Leading a Writing Group - Session 9

I had two new students, so the total was five for this session. The first thing we covered was the metaphorical concept of morality and colors. White characters are the good heroes. Black characters are the bad villains. And grey characters, well, those get interesting. What if someone does a bad thing for a good reason? Or a good thing for a bad reason? It was an interesting introductory discussion. The famous fantasy writer George R. R. Martin is known for flipping these symbolic colors in a literal interpretation, i.e. he has the good guys wear black and the bad guys wear white, and everyone's really a grey character. After discussing that concept, I gave the prompt for the day - genie.


One of the new students was a bit reluctant and inquired into whether the subject was quite limited. He wanted to know the specific parameters. He was relieved to learn that there aren't any. Just try to make an interesting narrative. That's it. If you can use the prompt, then that's awesome. If it goes weird or crazy, then that's fine. It's important to have that permission in creative writing to release inhibitions. It also helped when I told them that the focus is on creating a story, not punctuation, or spelling, or grammar. Those are separate skills that are used in story creation.

Every story came out unique: one sounded literary, one sounded classic, one was first person, one had an unreliable narrator, and one was a bit surreal.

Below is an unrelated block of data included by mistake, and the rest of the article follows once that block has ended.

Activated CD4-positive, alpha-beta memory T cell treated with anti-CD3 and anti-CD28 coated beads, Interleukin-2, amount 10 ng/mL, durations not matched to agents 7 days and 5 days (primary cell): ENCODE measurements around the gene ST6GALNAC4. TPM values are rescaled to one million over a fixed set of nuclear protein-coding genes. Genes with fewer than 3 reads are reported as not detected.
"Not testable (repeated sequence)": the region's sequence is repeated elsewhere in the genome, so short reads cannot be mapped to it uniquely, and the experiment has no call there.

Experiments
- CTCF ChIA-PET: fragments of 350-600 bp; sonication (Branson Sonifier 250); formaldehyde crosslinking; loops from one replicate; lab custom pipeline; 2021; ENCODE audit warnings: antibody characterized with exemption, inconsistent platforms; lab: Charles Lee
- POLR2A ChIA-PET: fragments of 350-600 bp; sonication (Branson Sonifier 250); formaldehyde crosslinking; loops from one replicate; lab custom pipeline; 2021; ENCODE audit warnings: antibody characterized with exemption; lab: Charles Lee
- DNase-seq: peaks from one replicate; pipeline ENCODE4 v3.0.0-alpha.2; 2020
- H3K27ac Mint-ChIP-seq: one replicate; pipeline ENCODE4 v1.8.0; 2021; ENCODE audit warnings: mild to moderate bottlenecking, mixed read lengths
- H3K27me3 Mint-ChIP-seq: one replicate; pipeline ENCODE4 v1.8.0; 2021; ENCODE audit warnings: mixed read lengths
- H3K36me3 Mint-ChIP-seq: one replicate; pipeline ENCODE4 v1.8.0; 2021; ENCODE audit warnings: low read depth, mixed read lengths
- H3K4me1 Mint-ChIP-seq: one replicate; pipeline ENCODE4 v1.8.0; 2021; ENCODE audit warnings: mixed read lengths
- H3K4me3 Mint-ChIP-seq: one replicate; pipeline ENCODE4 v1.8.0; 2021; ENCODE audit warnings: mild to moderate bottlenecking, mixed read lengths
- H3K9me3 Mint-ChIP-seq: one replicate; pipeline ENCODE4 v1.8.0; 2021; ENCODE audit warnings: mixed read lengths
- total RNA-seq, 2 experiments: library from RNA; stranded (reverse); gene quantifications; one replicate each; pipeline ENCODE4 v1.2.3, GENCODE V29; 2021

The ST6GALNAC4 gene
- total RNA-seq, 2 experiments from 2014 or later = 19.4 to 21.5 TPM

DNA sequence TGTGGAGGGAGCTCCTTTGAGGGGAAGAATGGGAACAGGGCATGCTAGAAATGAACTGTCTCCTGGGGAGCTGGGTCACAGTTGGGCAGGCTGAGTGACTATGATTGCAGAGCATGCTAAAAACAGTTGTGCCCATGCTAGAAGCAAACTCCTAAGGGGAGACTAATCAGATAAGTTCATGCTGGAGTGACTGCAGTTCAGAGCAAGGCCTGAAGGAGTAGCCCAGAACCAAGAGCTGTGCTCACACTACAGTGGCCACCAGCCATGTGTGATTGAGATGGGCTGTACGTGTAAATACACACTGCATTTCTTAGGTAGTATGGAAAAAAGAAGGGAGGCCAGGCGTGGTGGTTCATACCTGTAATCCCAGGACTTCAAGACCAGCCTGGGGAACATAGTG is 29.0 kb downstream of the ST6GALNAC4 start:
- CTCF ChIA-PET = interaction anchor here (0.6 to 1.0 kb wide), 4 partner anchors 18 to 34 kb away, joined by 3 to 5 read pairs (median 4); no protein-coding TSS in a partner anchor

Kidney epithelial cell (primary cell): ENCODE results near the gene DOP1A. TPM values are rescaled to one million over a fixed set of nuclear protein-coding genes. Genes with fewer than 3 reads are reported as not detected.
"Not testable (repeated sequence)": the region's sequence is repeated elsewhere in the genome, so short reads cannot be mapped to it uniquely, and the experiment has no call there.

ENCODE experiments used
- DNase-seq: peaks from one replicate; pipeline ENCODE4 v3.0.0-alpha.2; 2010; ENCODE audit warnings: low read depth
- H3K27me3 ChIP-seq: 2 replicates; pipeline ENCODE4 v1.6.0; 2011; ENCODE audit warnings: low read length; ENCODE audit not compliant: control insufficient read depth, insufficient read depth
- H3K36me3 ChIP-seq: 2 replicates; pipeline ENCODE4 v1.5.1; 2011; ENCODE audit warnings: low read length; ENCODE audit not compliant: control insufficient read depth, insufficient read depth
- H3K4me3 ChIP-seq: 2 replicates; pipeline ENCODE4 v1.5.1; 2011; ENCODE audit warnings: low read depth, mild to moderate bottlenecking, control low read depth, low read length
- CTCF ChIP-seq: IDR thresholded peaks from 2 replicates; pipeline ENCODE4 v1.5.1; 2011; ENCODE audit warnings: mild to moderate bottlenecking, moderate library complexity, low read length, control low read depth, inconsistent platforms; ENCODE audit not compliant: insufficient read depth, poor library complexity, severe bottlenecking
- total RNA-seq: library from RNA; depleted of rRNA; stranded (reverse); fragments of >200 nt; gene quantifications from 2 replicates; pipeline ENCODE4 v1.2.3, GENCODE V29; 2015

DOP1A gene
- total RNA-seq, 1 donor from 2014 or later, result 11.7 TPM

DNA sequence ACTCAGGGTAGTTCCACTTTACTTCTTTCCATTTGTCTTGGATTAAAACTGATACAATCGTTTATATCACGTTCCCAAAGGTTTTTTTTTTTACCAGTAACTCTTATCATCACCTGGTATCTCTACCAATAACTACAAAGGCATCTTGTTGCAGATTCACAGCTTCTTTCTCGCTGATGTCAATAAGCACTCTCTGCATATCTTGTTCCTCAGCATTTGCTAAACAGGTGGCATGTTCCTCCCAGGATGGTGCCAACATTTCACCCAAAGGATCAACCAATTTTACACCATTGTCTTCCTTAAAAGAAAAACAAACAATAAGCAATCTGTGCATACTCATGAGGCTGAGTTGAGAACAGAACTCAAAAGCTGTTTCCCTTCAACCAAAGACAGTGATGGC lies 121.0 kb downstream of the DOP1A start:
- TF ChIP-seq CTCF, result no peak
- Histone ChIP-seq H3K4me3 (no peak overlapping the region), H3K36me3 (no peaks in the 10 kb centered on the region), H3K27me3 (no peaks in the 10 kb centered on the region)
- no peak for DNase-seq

Writing while also monitoring five kids ranging from 8 to 13 years old is an interesting challenge in focus combined with awareness. Here's what happened when I put pen to paper.

- - - - - - -

"I don't think that's fair." Steve had found the lamp, he had bought it from the thrift store with his own money, and he had cleaned it up. Now, the genie that had emerged from the lamp was telling him that there were rules.

"Fairness," said the genie with a smirk on his face that wasn't quite evil, "fairness doesn't factor into it. There are three rules: no wishes for death, no wishes for love, and no wishes for more wishes. That's it."

"But," said Steve, "those are the only three wishes that I can think of."

The genie snorted and rolled his eyes, "Well, then I guess you're out of luck."

Steve tapped his thumb against his lower lip and stared at the wall, a look of intense contemplation on his face. His eyes suddenly widened and a flash of insight sparked in his emerald green eyes.

"Who makes these rules?" asked Steve.

"I have no idea," said the genie. "It's just what can't be done. Call it cosmic forces if you need to label it."

"Okay," said Steve. "Well... who monitors and enforces these rules?"

"I do." replied the genie.

"Have you ever..." Steve turned up his hands and gave a little shrug, "let things slide a bit?"

"No." said the genie, as his eyes narrowed.

Steve smiled. "Alright," he said, "I have my first wish."

"Great," said the genie in a completely unenthusiastic tone.

"I wish..." began Steve, thinking about it, maybe overthinking it. He knew it was a risk, but it would be worth it if it worked. "...that the genie forgot how to count."

- - - - - - -

There it is. It's also good advice if you ever encounter a genie.

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